Air pollution is positively associated with an increased daily incidence of myocardial infarction and cardiovascular mortality. Recent findings strongly implicate a role for fresh vehicular exhaust, clearly showing elevated coronary events related acutely to traffic exposure. Clinical and experimental research suggests that air pollutants can acutely induce a vasoconstrictive mechanism, though a clear connection between such studies and the ultimate cardiac sequelae has not been confirmed. The proposed study will seek to validate our previous observations that specific gaseous components of engine exhaust, which are a significant contributor to ambient air pollution, may have pathological vasoactive properties by blunting coronary dilation and enhancing constriction. ECG and vascular abnormalities in ApoE-/- mice occurred when exposed by inhalation to fresh diesel or gasoline exhaust, but not aged, resuspended road dust, suggest that certain compounds in fresh emissions that drive cardiovascular responses may be lost in collected or concentrated particles. Many volatile and semivolatile compounds in fresh emissions can exist in both the gaseous and particulate phases of whole exhaust, and it may be that attempts to ascertain toxicity of filter-collected or concentrated PM may underestimate the adverse health effects by eliminating the gaseous co-pollutants. We have three primary hypotheses to test in this study: (1) We hypothesize that gaseous components of whole emissions can exert effects directly on vascular tissue as well as indirectly by oxidatively modifying endogenous circulating phospholipids, thereby altering the native function of those lipids. Our findings of oxidized low density lipoprotein in the circulation and lipid peroxidation by-products in the vasculature of engine emission-exposed mice, in the absence of overt pulmonary or systemic inflammation suggests that there may be a mild oxidative process in the lung that transfers systemically;(2) We hypothesize that the predominant mechanism driving impaired dilatory function is the formation of peroxynitrite and uncoupling of endothelial nitric oxide synthase. Nitrotyrosine is upregulated in the vasculature following chronic, low-level gasoline exhaust exposure, but it is unknown to what degree peroxynitrite impacts acutely on the vessels;and (3) We hypothesize that observed T-wave abnormalities reflect emission-induced impairment of endothelial cell function, leading to diminished coronary flow and myocardial ischemia in vulnerable subjects. Findings of air pollution-induced rat and mouse ECG abnormalities from several laboratories have not been validated in terms of absolute cardiovascular pathology;we predict diminished coronary flow and mild ischemia will occur in the susceptible mouse strain (ApoE-/-).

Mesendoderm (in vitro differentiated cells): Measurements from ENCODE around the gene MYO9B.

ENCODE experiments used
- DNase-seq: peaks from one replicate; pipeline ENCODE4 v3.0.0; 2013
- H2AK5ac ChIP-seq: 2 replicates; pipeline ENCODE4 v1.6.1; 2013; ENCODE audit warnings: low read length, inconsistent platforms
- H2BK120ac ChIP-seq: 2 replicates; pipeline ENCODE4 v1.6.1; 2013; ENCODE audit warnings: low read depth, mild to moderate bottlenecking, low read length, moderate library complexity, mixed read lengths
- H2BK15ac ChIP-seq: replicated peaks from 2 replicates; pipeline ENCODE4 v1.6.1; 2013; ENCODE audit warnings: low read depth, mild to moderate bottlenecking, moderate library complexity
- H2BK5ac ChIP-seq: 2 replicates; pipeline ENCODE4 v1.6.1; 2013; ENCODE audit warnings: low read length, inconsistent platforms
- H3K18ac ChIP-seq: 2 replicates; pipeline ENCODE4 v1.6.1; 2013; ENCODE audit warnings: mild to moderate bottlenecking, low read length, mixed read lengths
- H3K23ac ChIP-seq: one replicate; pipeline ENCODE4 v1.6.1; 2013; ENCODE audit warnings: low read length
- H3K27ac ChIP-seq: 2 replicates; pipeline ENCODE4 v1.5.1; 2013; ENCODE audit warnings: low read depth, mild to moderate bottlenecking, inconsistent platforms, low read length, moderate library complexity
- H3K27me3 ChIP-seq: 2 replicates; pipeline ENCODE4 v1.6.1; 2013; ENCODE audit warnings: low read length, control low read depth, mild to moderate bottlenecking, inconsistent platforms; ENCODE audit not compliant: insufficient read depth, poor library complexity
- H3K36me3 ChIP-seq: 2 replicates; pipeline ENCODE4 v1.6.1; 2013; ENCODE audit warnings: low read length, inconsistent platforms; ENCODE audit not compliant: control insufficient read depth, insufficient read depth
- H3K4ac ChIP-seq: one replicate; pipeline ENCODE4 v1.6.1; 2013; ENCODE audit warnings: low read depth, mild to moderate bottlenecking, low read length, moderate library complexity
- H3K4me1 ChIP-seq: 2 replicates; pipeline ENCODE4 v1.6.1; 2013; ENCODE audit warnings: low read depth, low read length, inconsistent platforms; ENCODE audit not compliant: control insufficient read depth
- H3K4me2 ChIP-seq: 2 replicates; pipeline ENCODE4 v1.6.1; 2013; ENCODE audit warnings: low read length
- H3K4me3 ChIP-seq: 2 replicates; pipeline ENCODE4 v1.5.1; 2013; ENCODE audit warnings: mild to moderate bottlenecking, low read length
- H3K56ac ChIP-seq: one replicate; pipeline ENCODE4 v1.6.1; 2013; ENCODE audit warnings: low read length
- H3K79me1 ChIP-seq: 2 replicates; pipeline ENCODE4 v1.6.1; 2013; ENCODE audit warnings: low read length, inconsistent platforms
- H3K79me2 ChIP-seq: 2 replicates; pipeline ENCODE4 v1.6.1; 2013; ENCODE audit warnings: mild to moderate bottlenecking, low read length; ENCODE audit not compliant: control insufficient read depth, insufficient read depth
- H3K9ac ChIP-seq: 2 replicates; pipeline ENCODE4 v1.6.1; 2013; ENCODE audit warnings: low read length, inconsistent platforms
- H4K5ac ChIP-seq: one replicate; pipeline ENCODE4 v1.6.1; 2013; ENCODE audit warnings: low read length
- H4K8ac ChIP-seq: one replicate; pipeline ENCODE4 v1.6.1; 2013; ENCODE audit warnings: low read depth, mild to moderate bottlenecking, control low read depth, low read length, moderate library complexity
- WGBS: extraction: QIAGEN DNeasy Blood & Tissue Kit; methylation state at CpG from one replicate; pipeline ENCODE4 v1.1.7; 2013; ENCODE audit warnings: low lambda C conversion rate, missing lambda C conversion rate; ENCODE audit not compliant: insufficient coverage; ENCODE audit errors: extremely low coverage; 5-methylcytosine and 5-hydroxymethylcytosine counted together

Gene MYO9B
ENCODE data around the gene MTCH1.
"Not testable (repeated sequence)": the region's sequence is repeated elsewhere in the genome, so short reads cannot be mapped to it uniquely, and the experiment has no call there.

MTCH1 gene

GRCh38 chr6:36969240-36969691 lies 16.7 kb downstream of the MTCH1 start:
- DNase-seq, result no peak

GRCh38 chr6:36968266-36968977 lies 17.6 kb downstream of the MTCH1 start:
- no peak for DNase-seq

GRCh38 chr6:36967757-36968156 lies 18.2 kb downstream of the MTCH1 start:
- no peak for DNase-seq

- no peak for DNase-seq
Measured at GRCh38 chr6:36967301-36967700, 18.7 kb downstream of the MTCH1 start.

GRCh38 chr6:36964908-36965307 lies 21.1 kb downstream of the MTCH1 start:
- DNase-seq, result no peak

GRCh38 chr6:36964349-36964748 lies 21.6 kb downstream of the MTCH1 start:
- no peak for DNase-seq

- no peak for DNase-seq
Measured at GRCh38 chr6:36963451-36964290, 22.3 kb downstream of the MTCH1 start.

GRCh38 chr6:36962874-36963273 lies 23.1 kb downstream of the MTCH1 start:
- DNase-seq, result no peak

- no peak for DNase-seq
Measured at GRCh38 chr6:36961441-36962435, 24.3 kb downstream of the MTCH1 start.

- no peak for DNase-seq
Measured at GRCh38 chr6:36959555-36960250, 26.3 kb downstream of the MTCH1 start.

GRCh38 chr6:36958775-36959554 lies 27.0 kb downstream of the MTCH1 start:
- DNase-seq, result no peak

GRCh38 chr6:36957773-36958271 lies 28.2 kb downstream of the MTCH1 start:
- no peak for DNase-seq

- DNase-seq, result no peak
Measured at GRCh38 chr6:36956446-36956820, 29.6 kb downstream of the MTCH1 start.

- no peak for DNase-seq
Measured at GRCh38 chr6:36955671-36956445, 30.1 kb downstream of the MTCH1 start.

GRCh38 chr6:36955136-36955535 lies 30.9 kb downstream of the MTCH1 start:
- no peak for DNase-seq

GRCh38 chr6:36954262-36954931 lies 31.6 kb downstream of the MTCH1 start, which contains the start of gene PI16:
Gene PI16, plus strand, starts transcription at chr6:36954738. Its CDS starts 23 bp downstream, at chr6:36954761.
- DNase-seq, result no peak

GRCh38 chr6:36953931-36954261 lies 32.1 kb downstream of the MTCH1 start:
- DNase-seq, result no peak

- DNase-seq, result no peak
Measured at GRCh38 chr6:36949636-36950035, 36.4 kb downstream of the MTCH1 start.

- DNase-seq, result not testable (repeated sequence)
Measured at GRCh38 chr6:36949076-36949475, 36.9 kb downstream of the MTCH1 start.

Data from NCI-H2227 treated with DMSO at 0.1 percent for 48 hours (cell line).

Public Health Relevance

Cardiovascular effects of air pollution are becoming recognized as a major public health concern. These studies will examine both biological and chemical mechanisms of air pollution-induced adverse coronary events. Results from these studies will assist in the assessment and management of personal risk of health effects from air pollution exposure.

National Institute of Health (NIH)
National Institute of Environmental Health Sciences (NIEHS)
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Myocardial Ischemia and Metabolism Study Section (MIM)
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Nadadur, Srikanth
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University of New Mexico
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Schools of Pharmacy
United States
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Campen, Matthew; Robertson, Sarah; Lund, Amie et al. (2014) Engine exhaust particulate and gas phase contributions to vascular toxicity. Inhal Toxicol 26:353-60
Campen, Matthew J; Lund, Amie; Rosenfeld, Michael (2012) Mechanisms linking traffic-related air pollution and atherosclerosis. Curr Opin Pulm Med 18:155-60
Campen, Matthew J (2012) Vascular endothelium as a target of diesel particulate matter-associated toxicants. Arch Toxicol 86:517-8
Seilkop, Steven K; Campen, Matthew J; Lund, Amie K et al. (2012) Identification of chemical components of combustion emissions that affect pro-atherosclerotic vascular responses in mice. Inhal Toxicol 24:270-87
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